Horayot, Chapter 2, Mishnah 4

Horayot, Chapter Two, Mishnah Four

 

Introduction

Mishnah four discusses errant rulings with regard to Temple-related laws and compares them with errant rulings made in connection to a menstruating woman (a menstruant).

The mishnah also discusses a sacrifice known as the “asham talui” or the “hanging guilt offering”.  The “asham talui” is brought by a person who may or may not have accidentally transgressed a prohibition, the punishment for which is kareth, if transgressed intentionally, and a sin offering if transgressed unwittingly.  For instance if a person has two pieces of animal fat in front of him, one is permitted fat and the other is forbidden fat (helev) and he eats one but he doesn’t know which he ate, he brings an asham talui.

 

Mishnah Four

I)                      [The court] is not obligated [to bring a sacrifice] for the transgression of a positive or a negative commandment relating to the Temple;

A)                                Nor [does anyone] bring an asham talui  for the transgression of a positive or a negative commandment relating to the Temple.

II)                    But they are liable for the transgression of a positive or a negative commandment relating to the menstruant;

A)                                And [individuals] bring an asham talui for the transgression of a positive or negative commandment relating to the menstruant.

1)                                             Which is the positive commandment relating to the menstruant?  Separate yourself from the menstruant.  

2)                                             And the negative commandment?  Do not have sexual relations with the menstruant. 

 

Explanation

Section one:  An impure person is not allowed to enter the Temple precincts and if he becomes impure while in the Temple, he must leave immediately.  If the court issued an errant ruling with regard to this law, and an impure person followed their ruling, the court is not liable to bring a sin offering.  This is true both for positive and negative commandments.  A positive commandment is that if a person should become impure while in the Temple he must leave in the quickest, most direct manner possible.  If the court ruled that he can take a longer route, and he does so, the court is not obligated to bring a sin offering. A negative commandment is that an impure person in not allowed to enter the Temple.  If the court ruled that he may, they are not liable to bring a sin offering.  This is because the impurity laws of the Temple are atoned for by sliding scale sacrifices and not by sin offerings (see Shevuot 2:3).  As we learned above, the court is obligated for errant rulings only if the sin was atoned for by a sin offering.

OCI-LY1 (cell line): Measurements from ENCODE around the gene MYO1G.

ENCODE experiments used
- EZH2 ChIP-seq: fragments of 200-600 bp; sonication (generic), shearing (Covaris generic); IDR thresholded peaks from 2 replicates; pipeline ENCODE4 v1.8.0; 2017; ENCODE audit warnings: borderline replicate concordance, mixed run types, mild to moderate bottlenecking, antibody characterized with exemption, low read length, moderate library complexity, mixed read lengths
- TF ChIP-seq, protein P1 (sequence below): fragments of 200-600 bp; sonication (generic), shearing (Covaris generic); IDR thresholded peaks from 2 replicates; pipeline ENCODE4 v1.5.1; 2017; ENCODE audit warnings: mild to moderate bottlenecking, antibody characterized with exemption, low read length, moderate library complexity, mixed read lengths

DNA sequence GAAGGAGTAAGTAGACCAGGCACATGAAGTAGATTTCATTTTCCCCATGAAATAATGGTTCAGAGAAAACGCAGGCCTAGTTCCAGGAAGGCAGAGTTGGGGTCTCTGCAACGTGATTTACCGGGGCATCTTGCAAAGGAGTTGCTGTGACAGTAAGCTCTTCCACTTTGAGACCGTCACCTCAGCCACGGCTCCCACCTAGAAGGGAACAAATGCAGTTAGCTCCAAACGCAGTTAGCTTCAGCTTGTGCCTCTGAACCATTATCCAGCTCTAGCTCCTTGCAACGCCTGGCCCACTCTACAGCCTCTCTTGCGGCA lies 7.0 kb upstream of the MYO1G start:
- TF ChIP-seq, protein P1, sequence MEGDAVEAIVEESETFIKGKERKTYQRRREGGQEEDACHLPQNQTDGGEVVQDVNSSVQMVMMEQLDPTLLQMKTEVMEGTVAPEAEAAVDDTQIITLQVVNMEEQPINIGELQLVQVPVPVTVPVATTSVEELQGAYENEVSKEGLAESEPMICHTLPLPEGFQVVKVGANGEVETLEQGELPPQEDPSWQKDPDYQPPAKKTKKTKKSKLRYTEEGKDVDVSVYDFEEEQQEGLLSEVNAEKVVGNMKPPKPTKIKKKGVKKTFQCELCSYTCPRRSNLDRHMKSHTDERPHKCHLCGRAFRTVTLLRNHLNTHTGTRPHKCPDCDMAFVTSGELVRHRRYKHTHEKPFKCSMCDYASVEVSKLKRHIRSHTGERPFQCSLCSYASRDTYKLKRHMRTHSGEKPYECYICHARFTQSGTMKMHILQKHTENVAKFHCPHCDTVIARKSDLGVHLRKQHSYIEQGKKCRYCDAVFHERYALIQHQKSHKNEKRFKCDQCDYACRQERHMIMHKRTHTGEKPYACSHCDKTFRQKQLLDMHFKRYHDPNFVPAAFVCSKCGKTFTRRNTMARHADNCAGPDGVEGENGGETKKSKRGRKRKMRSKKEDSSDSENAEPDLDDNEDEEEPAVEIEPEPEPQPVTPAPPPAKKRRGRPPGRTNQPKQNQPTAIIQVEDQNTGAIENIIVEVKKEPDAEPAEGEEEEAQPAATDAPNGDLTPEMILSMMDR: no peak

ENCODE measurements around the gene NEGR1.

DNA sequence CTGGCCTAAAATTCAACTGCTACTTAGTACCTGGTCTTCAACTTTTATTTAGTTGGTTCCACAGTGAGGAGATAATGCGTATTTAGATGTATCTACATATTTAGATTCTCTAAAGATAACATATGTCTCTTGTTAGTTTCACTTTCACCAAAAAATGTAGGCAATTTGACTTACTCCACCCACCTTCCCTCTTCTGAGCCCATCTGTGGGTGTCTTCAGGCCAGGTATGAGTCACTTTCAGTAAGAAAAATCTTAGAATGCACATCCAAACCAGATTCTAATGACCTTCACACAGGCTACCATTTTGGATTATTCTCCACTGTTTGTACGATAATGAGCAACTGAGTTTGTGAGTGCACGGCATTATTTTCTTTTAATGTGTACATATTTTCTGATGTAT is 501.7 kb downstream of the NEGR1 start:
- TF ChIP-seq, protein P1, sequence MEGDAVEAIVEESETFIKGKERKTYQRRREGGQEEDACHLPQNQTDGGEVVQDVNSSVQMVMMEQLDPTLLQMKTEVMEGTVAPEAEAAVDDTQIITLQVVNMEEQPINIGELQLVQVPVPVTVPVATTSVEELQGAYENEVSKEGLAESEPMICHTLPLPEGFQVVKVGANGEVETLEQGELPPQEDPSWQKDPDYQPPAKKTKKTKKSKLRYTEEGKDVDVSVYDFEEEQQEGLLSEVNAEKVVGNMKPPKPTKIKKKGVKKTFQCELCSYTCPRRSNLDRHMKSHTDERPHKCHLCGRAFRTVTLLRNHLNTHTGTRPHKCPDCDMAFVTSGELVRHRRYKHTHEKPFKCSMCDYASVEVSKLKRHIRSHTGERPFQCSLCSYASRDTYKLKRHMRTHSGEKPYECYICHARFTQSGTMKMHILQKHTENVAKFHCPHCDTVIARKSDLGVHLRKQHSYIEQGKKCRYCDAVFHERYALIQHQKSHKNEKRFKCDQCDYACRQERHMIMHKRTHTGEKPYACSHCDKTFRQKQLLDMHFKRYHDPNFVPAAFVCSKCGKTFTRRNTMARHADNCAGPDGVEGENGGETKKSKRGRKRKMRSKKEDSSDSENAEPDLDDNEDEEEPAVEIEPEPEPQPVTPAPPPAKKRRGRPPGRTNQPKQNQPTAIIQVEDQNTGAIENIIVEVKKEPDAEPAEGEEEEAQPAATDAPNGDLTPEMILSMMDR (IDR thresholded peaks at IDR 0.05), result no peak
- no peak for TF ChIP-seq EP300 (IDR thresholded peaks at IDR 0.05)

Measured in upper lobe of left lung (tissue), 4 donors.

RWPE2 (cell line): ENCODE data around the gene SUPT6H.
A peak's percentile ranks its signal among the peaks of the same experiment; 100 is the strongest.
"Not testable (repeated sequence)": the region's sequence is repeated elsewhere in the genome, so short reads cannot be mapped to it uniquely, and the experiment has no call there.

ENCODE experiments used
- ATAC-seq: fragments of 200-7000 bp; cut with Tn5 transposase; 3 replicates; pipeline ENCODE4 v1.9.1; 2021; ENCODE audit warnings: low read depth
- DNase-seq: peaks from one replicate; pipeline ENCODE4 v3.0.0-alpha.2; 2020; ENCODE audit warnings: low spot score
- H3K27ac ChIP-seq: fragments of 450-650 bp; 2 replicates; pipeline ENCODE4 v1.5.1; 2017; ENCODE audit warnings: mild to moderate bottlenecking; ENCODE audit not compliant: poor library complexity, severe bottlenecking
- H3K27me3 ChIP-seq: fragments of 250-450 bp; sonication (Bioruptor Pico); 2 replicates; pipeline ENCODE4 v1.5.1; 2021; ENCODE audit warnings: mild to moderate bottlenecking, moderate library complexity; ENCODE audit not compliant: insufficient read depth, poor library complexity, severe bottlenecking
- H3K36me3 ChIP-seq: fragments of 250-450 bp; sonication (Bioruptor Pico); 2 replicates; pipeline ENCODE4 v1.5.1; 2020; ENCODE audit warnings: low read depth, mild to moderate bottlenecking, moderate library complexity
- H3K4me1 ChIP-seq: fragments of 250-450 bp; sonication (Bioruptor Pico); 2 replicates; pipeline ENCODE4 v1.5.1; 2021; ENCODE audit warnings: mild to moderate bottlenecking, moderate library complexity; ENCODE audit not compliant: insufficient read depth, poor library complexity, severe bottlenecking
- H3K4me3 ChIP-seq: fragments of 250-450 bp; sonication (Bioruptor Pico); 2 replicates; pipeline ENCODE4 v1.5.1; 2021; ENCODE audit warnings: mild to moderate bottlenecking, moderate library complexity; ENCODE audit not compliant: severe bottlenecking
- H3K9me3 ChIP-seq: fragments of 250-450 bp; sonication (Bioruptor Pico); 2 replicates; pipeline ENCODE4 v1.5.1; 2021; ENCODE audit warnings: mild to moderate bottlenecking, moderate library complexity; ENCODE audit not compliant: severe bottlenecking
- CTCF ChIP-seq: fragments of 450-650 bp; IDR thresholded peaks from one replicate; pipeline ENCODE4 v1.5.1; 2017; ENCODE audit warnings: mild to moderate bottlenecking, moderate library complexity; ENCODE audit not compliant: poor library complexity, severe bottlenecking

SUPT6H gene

This exact same rule applies to the laws regarding an asham talui.  A person brings an asham talui (explained above in the intro) only if the sin was usually atoned for by a sin offering, and not, as in this case, by a sliding scale sacrifice.

Section two:  In contrast to the previous section, where the court was not held liable for their errant ruling, if they make an errant ruling with regard to a menstruant the court is liable, since transgressions of the prohibition of sexual relations with a menstruant are punishable by kareth (if done intentionally) and a sin offering (if done unwittingly).  Similarly, one brings an asham talui for the transgression of positive and negative commandments involving a menstruant (such as a case where he does not know if he had relations with his wife while she was menstruating).

The positive commandment with regard to a menstruant is that if a man is having sexual intercourse with his wife and she, in the middle of intercourse, tells him that she has become impure (she has begun to menstruate), he must not separate from her immediately, since his withdrawal is pleasurable (for further details see Shevuot 2:4).  Rather he must stop and wait until he loses an erection and only then withdraw.  This waiting period is seen as a positive commandment. The negative commandment is the prohibition of having sexual relations with a menstruant. 

 

Questions for Further Thought:

·                      Why does the mishnah compare the laws of Temple related impurity with those of having relations with a menstruant?  Why doesn’t the mishnah use other prohibitions punishable by kareth and a sin offering as points of reference?